Iran’s new Parliament Speaker said on Sunday that any negotiations with Washington would be “futile” as he denounced the death of a black American that has led to violent protests across the U.S. Mohammad-Bagher Ghalibaf, a former commander of the Revolutionary Guards’ air force, was elected Speaker on Thursday of a chamber dominated by ultra-conservatives following February elections.
The newly formed Parliament “considers negotiations with and appeasement of America, as the axis of global arrogance, to be futile and harmful,” he said in his first major speech to the chamber. Mr. Ghalibaf also vowed revenge for the U.S. drone attack in January that killed Qasem Soleimani. “Our strategy in confronting the terrorist America is to finish the revenge for martyr Soleimani’s blood,” he told lawmakers, pledging “the total expulsion of America’s terrorist army from the region”.
Ghalibaf has also slammed the US over the death of George Floyd, an unarmed black man, during an arrest in Minneapolis which has led to widespread protests across the country.
Tens of thousands of protesters have taken to the streets from New York to Seattle demanding tougher, first-degree murder charges and more arrests over the death of Floyd, who stopped breathing after Minneapolis police officer Derek Chauvin knelt on his neck for nearly nine minutes.
Decades-old tensions between Tehran and Washington have soared in the past year, with the sworn arch enemies twice appearing to come to the brink of a direct confrontation.
The tensions have been rising since 2018, when President Donald Trump withdrew the US from a landmark nuclear accord and began reimposing crippling sanctions on Iran's economy.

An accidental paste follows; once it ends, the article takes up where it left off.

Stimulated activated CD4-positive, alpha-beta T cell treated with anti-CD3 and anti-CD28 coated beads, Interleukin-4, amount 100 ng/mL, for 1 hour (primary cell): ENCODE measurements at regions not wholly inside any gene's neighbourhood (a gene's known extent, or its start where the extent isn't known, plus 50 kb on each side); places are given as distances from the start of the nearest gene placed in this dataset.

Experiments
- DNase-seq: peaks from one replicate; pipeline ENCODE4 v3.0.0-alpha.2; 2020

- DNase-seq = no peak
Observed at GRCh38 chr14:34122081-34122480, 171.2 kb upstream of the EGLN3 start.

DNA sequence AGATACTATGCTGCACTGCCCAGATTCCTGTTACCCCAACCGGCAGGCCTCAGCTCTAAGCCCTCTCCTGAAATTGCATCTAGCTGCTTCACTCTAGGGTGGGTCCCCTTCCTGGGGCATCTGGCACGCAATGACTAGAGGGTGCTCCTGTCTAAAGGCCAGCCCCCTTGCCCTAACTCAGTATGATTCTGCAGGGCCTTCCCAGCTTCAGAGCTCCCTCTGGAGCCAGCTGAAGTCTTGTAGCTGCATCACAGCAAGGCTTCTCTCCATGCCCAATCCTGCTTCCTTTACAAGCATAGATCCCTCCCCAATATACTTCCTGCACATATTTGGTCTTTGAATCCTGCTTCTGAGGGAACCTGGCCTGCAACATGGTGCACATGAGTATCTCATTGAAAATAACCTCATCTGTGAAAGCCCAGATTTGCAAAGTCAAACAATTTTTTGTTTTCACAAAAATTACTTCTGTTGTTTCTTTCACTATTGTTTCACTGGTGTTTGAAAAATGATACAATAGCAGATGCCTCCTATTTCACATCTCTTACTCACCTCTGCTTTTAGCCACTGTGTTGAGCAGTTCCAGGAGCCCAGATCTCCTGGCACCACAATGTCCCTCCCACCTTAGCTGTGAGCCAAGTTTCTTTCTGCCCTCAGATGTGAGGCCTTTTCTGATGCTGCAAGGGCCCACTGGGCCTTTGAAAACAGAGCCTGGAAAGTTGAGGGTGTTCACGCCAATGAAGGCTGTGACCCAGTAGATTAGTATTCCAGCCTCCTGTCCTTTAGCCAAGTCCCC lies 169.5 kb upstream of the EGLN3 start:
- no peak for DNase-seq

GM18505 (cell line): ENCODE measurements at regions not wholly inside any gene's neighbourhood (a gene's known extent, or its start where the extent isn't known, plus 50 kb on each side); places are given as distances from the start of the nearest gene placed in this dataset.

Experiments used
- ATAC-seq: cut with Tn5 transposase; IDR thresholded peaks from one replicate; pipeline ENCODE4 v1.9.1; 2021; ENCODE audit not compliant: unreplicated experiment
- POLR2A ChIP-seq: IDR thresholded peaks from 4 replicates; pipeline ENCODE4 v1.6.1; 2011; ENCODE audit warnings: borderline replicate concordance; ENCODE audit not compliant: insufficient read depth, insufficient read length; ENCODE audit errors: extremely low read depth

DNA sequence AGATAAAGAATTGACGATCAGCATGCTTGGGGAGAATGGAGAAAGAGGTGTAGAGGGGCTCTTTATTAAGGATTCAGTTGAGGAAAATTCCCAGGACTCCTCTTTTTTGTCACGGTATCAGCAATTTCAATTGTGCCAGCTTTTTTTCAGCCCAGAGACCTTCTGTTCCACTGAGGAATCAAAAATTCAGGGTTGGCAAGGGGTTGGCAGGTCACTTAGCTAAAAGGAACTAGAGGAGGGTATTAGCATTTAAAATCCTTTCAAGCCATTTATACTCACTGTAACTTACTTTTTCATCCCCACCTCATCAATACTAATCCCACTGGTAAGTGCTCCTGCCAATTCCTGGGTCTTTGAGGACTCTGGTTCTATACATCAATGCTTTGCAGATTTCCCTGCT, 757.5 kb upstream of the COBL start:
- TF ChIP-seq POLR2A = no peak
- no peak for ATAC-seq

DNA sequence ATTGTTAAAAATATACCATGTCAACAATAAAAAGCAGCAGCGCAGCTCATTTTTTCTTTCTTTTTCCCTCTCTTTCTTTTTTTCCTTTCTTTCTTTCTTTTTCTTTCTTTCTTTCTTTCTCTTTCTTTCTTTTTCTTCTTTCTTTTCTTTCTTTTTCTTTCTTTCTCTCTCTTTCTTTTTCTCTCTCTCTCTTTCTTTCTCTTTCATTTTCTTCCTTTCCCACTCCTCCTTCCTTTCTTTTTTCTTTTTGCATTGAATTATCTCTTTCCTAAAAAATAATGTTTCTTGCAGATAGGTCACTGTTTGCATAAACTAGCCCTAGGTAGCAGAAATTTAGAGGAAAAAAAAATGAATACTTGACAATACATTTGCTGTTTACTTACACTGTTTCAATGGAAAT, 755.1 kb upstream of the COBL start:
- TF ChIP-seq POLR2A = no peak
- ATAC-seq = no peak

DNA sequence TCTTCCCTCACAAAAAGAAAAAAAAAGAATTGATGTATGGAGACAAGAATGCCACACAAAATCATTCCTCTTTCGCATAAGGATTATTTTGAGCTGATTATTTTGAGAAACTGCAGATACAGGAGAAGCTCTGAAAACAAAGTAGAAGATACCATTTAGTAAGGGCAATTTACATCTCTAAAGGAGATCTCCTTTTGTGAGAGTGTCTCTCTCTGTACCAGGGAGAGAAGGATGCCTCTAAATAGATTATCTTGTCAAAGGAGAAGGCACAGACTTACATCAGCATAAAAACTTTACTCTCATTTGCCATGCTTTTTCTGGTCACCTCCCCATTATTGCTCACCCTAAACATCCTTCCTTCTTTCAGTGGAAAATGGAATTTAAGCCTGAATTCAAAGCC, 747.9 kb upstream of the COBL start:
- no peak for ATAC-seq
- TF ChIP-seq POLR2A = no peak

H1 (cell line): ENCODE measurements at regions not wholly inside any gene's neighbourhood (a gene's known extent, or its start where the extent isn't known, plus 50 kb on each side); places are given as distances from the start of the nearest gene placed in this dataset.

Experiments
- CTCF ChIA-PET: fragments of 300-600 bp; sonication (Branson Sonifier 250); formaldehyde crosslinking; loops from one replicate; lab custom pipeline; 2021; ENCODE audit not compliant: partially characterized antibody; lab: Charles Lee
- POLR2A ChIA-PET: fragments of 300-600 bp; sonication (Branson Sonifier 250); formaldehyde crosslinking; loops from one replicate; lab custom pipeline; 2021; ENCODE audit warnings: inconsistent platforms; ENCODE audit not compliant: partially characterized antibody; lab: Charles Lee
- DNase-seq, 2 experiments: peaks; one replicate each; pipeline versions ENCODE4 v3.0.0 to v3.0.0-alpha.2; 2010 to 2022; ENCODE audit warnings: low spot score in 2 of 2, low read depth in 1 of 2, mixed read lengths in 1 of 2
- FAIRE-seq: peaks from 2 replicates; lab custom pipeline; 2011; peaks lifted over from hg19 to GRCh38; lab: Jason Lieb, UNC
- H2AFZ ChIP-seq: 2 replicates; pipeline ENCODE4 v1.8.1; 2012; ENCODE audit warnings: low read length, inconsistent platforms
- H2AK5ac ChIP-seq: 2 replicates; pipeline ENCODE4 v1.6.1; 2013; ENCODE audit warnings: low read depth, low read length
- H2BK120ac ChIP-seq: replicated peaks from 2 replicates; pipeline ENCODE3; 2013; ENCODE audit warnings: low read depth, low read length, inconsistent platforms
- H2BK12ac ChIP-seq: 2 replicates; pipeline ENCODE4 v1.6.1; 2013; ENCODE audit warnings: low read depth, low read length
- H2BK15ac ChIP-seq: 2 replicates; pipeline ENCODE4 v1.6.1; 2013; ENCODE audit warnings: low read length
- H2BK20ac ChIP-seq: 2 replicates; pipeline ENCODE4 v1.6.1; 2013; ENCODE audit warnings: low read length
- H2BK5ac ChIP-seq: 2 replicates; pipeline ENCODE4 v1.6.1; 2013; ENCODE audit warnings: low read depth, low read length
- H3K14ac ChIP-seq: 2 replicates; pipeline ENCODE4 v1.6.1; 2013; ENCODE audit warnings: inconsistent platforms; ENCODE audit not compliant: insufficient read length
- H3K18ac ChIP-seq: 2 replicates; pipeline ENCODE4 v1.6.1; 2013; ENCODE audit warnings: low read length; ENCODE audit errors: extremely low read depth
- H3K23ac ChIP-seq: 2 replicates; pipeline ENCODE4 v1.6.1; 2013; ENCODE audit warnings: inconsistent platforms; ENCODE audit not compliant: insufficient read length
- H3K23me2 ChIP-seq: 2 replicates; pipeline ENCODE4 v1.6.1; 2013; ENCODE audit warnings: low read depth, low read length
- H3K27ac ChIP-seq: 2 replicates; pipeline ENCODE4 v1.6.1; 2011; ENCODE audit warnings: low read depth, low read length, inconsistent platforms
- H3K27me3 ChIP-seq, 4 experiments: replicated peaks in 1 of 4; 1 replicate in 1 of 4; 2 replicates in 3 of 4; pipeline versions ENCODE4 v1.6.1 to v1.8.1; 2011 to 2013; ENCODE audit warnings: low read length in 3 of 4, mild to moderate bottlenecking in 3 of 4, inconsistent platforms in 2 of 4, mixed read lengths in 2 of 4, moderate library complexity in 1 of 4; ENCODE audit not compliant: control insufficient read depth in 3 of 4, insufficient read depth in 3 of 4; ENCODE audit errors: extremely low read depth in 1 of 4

That was followed by the US drone strike near Baghdad airport in January that killed Soleimani, a hugely popular figure in the Islamic republic.
Days later, Iran fired a barrage of missiles at US troops stationed in Iraq in retaliation, but Trump opted against taking any military action in response.
Ghalibaf called for ties to be improved with neighbours and with “great powers who were friends with us in hard times and share significant strategic relations”, without naming them.
The 58-year-old Ghalibaf is a three-time presidential candidate who lost out to the incumbent Hassan Rouhani at the last election in 2017.
The newly elected speaker had also served as Tehran mayor and the Islamic republic's police chief before taking up his latest post.
In a tweet on Saturday, he slammed what he called the United States' “unjust political, judicial, and economic structure”.
This had been “pumping war, coups, poverty, indiscrimination, torture, fratricide and moral corruption to the world, and racism, hunger, humiliation, and 'choking by knee' in its own country for hundreds of years”, Ghalibaf said.
“What can one call it if not the Great Satan?” he added, using Iran's term for its arch enemy.
Iran's Foreign Minister Mohammad Javad Zarif echoed his remarks on Twitter.
“Some don't think “BlackLivesMatter. To those of us who do: it is long overdue for the entire world to wage war against racism. Time for a #WorldAgainstRacism,” he said.
The post was accompanied by an image of a 2018 statement by US Secretary of State Mike Pompeo in which the text was changed to be critical of the United States instead of Iran.
The altered text read: “The U.S. government is squandering its citizens' resources.
“The people of America are tired of the racism, corruption, injustice, and incompetence from their leaders. The world hears their voice.”
Pompeo responded to Zarif by tweeting that “you hang homosexuals, stone women and exterminate Jews”, without elaborating further.